“For example, in 1999 the DJIA [Dow Jones Industrial Average index] committee added tech companies like Microsoft at the height of the tech bubble, and removed Chevron and Goodyear to make room, but then added Chevron back to the DJIA years later when its stock rose 60 percent.”
They conclude with: “it’s clear … decisions about the companies that make up an index are being made by small groups of people who stand to receive financial benefits from their decisions”. This points to the suggestion that index providers may be capable, and willing, to use their discretionary authority in a way that reduces investors’ trust, diminishes market transparency, and harms the integrity and reliability of the indices they create – all in the pursuit of profit. A poignant reminder of what can happen when indices are manipulated can be seen in the LIBOR scandal of 2012. Traders acting on a conflict of interest distorted the value of the LIBOR (an interest rate index) culminating in market distortions that, while difficult to estimate, were of the magnitude that roughly 9 billion USD in fines was issued by the UK and USA. Ultimately, regulation has the potential to reduce if not remove the dangers that can arise if conflicts of interest are allowed to be realised.
With laws already in place governing the activity of index providers in Europe, American providers are already required to comply with some legislation, if operating in Europe. This suggests the process of implementing US based regulation may not be as difficult as had it been from scratch, and as such, any increase in operating costs for American index providers arising from new regulation may be less significant. Furthermore, the impact on investors is likely to be even less so. Global competition amongst passive funds, which use indices, has increased dramatically over the last decade, culminating in a relentless drive to push investor costs as low as possible. Therefore, even if index providers push any increased costs onto funds through the licensing fee, it is unlikely that funds will break from their so called ‘price war’ in order to push it onto investors.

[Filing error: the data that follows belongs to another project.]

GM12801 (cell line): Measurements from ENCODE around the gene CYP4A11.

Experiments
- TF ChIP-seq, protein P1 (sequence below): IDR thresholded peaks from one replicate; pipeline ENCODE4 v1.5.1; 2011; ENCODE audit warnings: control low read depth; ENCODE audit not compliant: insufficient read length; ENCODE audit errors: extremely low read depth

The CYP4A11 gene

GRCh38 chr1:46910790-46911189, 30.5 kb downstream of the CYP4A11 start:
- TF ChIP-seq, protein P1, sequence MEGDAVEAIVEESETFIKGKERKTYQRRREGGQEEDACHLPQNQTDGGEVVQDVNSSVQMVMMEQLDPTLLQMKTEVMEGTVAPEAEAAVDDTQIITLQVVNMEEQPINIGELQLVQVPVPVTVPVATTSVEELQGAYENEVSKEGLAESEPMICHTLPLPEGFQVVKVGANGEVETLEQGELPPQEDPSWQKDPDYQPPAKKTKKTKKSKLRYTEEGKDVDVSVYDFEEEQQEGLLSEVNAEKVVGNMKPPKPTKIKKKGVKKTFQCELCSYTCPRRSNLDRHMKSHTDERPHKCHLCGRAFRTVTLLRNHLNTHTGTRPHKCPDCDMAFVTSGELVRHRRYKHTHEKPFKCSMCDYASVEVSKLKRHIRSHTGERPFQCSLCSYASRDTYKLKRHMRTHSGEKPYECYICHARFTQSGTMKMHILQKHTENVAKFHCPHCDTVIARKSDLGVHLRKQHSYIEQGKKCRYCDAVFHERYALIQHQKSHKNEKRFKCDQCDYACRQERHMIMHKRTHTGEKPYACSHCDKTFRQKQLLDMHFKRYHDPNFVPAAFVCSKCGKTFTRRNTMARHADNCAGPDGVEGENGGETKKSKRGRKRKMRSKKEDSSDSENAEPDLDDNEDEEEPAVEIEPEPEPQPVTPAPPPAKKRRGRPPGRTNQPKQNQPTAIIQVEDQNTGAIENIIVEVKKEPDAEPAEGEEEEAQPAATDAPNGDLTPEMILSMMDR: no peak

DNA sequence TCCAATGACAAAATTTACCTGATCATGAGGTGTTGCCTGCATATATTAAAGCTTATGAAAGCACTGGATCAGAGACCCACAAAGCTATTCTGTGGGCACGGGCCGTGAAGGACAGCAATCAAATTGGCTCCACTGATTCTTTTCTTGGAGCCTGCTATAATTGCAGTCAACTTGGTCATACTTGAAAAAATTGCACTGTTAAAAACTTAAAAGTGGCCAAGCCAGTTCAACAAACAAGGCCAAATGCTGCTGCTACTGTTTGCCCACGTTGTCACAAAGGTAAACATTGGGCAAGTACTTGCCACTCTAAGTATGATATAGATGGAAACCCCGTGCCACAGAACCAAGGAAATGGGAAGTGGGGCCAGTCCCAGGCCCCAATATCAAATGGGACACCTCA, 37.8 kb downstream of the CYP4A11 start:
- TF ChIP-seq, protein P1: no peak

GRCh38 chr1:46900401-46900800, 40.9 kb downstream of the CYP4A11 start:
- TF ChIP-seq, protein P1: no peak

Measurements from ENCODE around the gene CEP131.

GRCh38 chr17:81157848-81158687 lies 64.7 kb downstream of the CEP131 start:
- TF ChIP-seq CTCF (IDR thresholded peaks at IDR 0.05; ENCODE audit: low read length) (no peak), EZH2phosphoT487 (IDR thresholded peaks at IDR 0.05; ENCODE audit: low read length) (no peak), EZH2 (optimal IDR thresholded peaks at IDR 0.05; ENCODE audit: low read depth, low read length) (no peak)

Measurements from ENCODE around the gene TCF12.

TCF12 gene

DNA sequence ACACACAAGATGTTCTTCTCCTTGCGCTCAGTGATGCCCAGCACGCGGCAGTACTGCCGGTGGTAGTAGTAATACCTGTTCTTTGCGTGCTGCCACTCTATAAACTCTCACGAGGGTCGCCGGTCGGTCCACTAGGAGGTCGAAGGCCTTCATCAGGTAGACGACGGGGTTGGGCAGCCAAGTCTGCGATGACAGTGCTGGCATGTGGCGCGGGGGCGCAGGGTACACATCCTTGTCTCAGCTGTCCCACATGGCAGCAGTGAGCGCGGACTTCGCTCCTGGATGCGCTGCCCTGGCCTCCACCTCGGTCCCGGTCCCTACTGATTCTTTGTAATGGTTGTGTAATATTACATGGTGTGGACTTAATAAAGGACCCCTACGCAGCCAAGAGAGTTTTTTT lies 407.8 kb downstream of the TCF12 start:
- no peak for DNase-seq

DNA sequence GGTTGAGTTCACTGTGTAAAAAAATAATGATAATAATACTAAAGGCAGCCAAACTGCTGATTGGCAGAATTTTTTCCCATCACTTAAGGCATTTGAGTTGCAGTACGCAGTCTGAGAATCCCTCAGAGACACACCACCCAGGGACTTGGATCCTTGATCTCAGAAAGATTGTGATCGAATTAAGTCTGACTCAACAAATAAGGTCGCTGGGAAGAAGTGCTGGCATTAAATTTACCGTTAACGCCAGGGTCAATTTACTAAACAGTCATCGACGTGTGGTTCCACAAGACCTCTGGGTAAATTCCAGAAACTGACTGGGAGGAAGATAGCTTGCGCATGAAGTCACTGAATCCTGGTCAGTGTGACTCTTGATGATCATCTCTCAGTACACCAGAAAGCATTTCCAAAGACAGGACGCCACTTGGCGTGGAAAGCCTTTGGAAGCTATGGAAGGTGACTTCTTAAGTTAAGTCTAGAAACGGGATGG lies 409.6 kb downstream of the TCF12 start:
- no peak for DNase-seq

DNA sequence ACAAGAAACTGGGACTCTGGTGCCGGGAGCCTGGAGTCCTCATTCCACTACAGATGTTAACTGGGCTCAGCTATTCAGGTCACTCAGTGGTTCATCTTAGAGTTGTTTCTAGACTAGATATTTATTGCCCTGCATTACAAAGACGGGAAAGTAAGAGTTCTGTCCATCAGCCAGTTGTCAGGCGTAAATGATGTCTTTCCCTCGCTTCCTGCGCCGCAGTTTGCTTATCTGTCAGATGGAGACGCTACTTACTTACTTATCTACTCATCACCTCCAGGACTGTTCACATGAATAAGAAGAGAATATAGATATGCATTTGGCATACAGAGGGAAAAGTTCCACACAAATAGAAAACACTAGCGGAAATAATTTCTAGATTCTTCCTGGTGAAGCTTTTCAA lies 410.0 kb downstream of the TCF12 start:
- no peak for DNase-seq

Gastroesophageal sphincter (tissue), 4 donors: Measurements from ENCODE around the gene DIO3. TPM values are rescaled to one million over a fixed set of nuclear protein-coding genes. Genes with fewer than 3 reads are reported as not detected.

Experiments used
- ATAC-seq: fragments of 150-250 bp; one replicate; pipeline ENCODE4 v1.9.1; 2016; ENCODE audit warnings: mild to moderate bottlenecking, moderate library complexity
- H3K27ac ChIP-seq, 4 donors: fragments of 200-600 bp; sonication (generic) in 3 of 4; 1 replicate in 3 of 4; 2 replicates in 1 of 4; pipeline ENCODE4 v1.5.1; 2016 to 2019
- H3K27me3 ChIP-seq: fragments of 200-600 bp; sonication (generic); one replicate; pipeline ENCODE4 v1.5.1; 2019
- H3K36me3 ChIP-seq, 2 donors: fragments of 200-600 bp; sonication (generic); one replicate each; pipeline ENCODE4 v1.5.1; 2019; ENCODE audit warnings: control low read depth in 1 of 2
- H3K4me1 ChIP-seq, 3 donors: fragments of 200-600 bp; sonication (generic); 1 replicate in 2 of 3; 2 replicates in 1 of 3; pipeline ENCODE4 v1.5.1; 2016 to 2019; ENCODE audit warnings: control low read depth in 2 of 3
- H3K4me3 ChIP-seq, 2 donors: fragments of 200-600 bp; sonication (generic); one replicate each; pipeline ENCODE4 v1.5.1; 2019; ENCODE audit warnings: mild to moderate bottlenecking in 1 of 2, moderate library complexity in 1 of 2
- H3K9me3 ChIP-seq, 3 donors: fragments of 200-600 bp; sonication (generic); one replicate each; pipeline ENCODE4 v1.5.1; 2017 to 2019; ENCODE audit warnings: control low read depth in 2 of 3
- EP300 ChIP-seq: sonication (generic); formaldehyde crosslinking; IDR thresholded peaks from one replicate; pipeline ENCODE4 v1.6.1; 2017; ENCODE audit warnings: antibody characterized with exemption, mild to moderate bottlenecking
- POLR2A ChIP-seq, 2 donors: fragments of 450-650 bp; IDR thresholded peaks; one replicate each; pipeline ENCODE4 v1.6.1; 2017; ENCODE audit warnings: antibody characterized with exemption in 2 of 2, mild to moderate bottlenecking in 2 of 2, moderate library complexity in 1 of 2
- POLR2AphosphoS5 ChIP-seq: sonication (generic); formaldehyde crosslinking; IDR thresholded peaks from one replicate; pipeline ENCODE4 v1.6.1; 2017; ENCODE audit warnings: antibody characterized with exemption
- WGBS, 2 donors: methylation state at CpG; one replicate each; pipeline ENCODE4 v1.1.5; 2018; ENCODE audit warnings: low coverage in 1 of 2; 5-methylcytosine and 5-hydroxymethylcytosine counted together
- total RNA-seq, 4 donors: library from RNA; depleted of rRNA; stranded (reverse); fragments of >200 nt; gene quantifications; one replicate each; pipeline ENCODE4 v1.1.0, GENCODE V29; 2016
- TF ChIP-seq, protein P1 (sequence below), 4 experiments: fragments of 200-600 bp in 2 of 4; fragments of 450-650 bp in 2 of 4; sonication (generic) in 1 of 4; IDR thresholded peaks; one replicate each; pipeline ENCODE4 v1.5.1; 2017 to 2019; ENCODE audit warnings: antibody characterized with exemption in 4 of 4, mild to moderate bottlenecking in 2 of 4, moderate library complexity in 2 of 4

In conclusion, index providers appear to be capable and willing to act in a manner more akin to investment managers than might be expected of them by the investors they serve. Whilst the effectiveness of the relatively new European legislation in curbing this is expected to reveal itself over time, it seems likely that introducing new regulations in the USA has the potential to provide reassurance to investors and contribute to more transparent markets where the integrity and reliability of indices is no longer in question. In terms of the relevance of the current situation to investors globally, any change, be it greater regulation in the case of Europe or entirely new regulation in the case of the USA, appears unlikely to be the cause of much concern regarding fees. Taking a broader view, more accountable and better regulated index providers seem a net benefit to those who rely on their accuracy and ability to reflect, without bias, different aspects of the financial markets. However, it is worth mentioning the notable exception of passive investment funds, who could potentially face increased licensing costs as a consequence.
By David Bendle
Sector Head: James Float